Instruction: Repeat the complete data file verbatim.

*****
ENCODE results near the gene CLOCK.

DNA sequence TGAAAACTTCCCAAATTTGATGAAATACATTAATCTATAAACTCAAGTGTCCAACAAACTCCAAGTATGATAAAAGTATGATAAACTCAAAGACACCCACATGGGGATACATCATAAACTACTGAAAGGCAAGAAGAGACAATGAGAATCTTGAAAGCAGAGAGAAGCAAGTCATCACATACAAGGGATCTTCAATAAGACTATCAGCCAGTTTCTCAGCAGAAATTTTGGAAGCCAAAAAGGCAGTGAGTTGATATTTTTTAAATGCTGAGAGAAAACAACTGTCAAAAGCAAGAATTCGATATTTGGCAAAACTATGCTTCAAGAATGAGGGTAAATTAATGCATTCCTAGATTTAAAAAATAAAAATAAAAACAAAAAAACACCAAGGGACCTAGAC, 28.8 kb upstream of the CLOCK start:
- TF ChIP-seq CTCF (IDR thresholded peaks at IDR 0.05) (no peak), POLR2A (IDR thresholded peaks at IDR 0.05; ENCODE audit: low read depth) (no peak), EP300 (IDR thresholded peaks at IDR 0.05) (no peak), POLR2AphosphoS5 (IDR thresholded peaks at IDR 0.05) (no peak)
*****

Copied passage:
ENCODE results near the gene CLOCK.

DNA sequence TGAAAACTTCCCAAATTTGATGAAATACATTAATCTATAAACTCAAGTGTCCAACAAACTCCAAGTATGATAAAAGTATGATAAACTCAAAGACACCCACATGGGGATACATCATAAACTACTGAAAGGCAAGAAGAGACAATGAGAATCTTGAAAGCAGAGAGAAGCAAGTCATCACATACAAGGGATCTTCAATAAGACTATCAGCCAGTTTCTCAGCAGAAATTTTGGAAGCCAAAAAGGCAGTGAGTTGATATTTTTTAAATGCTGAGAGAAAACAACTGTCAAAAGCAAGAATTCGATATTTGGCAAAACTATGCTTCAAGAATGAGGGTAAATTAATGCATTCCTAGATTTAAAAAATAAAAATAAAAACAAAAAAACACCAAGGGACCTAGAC, 28.8 kb upstream of the CLOCK start:
- TF ChIP-seq CTCF (IDR thresholded peaks at IDR 0.05) (no peak), POLR2A (IDR thresholded peaks at IDR 0.05; ENCODE audit: low read depth) (no peak), EP300 (IDR thresholded peaks at IDR 0.05) (no peak), POLR2AphosphoS5 (IDR thresholded peaks at IDR 0.05) (no peak)